32. 32. Hagedoorn and van Kranenberg (2003) note that the potential of JVs, pacts and alliances inR&D across all sectors was largely underestimated by academia through the early 1990s asthe locus of academic research centered on 1980’s M&A activity. Håkansson, Kjellbergand Lundgren (1993) also remark that “alliances are increasingly being used as strategictools for corporate survival and growth, shaping the present and future structure ofindustries”. These agreements are specific to product(s) or a set of competences and leavethe corporate structure of individual partners largely unchanged in the absence of the largeprotracted investments in both capital and infrastructural changes required to enact theterms of a full merger or acquisition; both parties can limit risk exposure while stillprofiting from a mutual association. Thus the larger degree of corporate freedom awardedto both parties underlies the sheer quantity of R&D partnering arrangements which farexceed mergers & acquisitions and the increased popularity as witnessed by the growth ofnewly established partnerships between 1960 and 1998 as depicted in Figure 2 beneath. Page 19
  33. 33. Figure 2 – Growth of newly established R&D partnerships 1960-1998Source: Hagedoorn 2001, Inter-firm R&D partnerships: an overview of major trends and patterns since 1960p.480JVs suffer from the high fiscal and organizational costs of set-up as well as equally highfailure rates and as such there has been a clear decline in the number of JVs as a proportionof new R&D pacts since 1960 as depicted in Figure 3. Page 20
  34. 34. Figure 3 – % of joint ventures in all newly established R&D partnerships 1960-1998Source: Hagedoorn 2001, Inter-firm R&D partnerships: an overview of major trends and patterns since 1960p.481Ruling out equity based investments and JVs, research & development pacts and alliancesremain as nearly the only form of joint R&D agreements as shown in Figure 4. Roijakkersand Hagedoorn (2006) demonstrate that as an investment tool pacts & alliances present alower risk than either JVs or full M&As as the divestment costs are quantifiable contractualstipulations and significantly lower on average. Page 21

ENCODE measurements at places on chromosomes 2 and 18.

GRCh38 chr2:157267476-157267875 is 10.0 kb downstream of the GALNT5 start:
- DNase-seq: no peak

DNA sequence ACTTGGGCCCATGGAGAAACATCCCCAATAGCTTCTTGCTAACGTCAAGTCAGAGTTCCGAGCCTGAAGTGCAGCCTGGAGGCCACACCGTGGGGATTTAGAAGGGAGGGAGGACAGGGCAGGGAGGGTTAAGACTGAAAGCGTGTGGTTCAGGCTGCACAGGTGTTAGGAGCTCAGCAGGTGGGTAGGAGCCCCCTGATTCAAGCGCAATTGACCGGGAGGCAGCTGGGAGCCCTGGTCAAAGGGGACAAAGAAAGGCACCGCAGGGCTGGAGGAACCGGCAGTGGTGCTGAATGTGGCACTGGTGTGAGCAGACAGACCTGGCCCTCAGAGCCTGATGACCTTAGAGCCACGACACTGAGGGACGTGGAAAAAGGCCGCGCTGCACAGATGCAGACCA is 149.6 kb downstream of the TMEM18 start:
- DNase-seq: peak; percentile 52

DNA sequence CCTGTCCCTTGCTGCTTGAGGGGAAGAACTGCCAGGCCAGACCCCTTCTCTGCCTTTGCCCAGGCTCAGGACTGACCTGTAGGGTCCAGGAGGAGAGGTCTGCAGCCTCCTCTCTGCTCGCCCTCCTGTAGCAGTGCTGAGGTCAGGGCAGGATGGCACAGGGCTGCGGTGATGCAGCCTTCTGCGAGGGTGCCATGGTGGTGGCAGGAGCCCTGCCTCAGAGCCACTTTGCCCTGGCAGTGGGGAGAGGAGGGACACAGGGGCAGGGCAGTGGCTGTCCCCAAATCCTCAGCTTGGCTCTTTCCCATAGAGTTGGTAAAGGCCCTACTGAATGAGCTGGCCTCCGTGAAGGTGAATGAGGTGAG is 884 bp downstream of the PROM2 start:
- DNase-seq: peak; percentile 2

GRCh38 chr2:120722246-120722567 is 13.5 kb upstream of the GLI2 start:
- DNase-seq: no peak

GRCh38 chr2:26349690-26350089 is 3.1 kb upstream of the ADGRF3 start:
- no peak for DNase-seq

35. 35. Figure 4 – % of all contractual modes and joint R&D agreements from 1975-1998Source: Roijakkers 2006, Inter-firm R&D partnering in pharmaceutical biotechnology since 1975: Trends,patterns and networks p.434Genesis to demise, the life cycle of pharmaceutical companies andhow partnering fits to survival in a Schumpeterian landscapeNo pharmaceutical firm has consistently grown in vacuo marketing products exclusivelydeveloped in-house; all firms large and small are possible M&A targets as well as potentialpartners.Genetic Engineering Technology, Inc. (Genentech) provides a classic example from itsinception as a small innovator founded in 1976 by a venture capitalist and one of the Page 22
  36. 36. Stanford researchers responsible for the discovery of the recombinant DNA techniqueswhich launched the biotech revolution through to complete integration with Roche as aresult of complete integration in 2009.6 years following its founding and 4 years after partnering the human insulin project withEli Lilly and Company (Eli Lilly), Genentech received approval to market the firstbiologically engineered therapeutic in the form of Humilin® (Roche 2011). Over the next28 years Genentech received FDA approval for no less than 14 other biosynthetic productsincluding Rituxan®, Herceptin®, Raptiva®, Avastin®, and Terceva® which wereexclusively developed and marketed with Roche. Nor were Eli Lilly and Roche the onlypartners Genentech entertained. Roijakkers and Hagedoorn (2006) show that in the periodsof 1975-1979, 1980-1984 and 1985-1989 Genentech had 3, 14 and 11 R& D partnershipsrespectively as registered in the MERIT-CATI databank..Roche was founded in 1896 primarily as manufacturer of vitamins however following anintense period of diversification in the mid 20th century it was marketing the results of itsown in-house research programs, e.g., Valium®, Rohypnol®, Ipronaizid® (Roche 2011).As demonstrated by Galambos and Sturchio (1998) Roche is an example of an incumbentlargely dependent on research devoted to compounds of small molecular weight whichovercame the disadvantages incurred when the biotech revolution took it unawares bysuccessfully marketing its core competences to smaller partners in the form of R&Dpartnerships. Roijakkers and Hagedoorn (2006) demonstrate that with 41 registeredpartnerships in the MERIT-CATI databank between 1995 and 1999, Roche led the industry Page 23